To restore two sumps used to treat boiler water in a powerhouse, many construction methods had to be adapted to this hard-to-access project. Built in 1955, the reinforced concrete walls of the sumps had been attacked by chemicals used to change the pH of the water in the sumps. Getting to the walls was a challenge. The sumps could only be entered through a 2 1/2-foot square opening. This created problems with getting equipment and workers into the sumps and ensuring adequate air flow and light. Workers constructed a working platform, supported by four cables and winches inside the sump. They also installed adjustable flood lights. Flexible hoses ran through the access opening, supplied fresh air, and vented dust and chemical fumes.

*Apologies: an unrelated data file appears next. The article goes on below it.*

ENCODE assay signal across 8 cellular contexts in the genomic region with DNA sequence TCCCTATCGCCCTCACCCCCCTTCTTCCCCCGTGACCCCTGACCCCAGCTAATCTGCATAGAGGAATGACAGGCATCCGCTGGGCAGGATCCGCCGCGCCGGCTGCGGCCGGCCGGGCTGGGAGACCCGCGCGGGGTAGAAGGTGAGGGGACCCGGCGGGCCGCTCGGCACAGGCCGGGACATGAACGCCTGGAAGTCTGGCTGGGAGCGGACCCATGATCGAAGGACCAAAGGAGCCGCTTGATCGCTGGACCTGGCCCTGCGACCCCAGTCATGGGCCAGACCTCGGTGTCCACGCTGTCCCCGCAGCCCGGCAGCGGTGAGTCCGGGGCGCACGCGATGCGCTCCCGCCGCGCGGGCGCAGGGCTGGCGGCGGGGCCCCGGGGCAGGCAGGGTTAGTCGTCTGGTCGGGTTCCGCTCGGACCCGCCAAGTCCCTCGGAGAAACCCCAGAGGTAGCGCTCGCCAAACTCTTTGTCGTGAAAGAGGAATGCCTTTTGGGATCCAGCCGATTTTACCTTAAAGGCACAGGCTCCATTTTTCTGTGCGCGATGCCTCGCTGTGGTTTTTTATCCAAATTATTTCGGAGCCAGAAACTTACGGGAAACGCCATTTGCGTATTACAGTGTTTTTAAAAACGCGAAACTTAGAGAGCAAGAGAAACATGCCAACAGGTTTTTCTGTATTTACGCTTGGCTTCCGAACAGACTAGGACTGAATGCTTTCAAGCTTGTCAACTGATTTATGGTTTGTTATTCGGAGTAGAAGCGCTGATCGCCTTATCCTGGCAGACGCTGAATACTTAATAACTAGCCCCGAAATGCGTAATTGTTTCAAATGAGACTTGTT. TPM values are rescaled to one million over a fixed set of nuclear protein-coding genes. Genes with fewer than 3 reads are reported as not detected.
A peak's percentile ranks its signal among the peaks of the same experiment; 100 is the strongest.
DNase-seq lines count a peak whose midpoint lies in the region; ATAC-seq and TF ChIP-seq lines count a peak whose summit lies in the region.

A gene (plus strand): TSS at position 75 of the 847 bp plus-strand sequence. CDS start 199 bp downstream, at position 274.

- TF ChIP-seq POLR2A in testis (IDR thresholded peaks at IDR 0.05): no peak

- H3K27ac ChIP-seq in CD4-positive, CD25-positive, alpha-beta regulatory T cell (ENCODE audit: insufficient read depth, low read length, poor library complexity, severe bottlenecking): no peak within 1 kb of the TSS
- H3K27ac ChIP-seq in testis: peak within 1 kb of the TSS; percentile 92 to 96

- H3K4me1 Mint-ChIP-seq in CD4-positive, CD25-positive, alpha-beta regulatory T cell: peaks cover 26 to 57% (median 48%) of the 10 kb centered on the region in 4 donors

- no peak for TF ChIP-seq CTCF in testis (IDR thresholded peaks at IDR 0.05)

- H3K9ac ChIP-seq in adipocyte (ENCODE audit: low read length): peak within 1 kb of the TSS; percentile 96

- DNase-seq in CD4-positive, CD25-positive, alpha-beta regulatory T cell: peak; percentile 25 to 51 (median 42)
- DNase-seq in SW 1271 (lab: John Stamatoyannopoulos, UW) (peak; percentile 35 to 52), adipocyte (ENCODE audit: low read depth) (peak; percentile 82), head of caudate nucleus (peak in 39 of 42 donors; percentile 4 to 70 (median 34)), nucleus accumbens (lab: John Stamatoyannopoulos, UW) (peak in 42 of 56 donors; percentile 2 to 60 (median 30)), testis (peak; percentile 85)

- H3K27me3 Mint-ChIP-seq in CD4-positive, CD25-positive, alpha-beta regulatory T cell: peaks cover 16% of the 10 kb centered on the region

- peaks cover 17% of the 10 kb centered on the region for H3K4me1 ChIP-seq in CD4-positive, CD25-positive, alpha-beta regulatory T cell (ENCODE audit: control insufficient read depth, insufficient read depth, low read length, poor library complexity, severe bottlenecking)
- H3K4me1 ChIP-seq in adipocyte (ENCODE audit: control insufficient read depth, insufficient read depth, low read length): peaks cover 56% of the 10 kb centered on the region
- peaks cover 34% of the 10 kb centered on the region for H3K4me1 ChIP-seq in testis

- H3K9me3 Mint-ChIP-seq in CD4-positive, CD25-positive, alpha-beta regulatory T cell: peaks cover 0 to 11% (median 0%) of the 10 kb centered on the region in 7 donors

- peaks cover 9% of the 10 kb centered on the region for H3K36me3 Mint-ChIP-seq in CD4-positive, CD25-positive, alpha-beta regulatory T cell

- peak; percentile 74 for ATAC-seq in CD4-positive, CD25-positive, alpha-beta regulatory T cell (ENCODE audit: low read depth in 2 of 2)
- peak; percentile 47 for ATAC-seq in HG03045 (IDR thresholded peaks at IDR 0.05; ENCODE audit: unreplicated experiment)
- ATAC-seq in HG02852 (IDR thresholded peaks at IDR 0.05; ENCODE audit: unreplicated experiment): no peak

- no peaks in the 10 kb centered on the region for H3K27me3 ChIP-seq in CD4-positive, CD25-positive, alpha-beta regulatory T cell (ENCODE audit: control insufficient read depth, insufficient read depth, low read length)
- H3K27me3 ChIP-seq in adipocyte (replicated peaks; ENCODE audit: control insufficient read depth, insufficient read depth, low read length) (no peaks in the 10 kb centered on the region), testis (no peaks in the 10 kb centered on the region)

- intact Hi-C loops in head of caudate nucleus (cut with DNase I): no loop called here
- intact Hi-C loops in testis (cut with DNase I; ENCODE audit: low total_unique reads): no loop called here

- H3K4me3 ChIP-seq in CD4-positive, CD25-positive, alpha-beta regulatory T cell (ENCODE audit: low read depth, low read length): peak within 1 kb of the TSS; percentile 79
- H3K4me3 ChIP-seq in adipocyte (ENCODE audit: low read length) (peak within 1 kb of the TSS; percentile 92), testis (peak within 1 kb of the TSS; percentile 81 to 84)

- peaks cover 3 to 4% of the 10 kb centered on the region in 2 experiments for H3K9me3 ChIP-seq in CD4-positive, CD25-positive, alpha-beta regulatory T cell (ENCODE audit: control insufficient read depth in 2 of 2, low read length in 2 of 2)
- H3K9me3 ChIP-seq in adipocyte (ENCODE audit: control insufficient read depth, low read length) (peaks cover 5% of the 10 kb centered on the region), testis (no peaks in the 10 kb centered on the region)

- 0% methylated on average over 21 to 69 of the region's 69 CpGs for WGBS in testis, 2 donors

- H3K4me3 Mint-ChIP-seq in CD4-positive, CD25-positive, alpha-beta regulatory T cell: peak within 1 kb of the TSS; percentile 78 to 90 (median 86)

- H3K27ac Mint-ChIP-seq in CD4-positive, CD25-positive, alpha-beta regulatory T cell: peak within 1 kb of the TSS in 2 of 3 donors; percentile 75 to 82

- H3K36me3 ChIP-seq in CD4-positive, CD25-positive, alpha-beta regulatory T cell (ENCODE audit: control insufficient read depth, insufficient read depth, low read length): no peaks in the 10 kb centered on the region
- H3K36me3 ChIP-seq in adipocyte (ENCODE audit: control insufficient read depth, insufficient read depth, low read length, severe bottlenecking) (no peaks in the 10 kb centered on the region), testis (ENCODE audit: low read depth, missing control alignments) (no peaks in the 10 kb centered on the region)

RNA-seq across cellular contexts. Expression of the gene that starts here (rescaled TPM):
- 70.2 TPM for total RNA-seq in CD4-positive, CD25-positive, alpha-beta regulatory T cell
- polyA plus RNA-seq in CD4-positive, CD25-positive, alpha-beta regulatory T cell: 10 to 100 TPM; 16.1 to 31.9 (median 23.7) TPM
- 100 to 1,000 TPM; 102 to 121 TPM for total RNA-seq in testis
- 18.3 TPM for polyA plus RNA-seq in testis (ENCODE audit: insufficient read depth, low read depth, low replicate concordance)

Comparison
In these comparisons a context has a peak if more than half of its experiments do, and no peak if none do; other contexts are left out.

Workers first waterblasted to remove any chemicals, oils, and greases embedded in the concrete pores. Sandblasting followed the waterblasting. Next workers lowered precut sections of wire mesh through the access hole. Then they applied a dry-mix shotcrete.


The dry-mix shotcrete used silica fume and Type II cement. Its advantages include a high early and final compressive strength. The shotcrete also has a very low permeability, making it resistant to penetration by chlorides, nitrates, sulfates, and other chemicals.


To ensure the concrete won't deteriorate again, the newly shotcreted walls were sprayed with a silica-filled epoxy.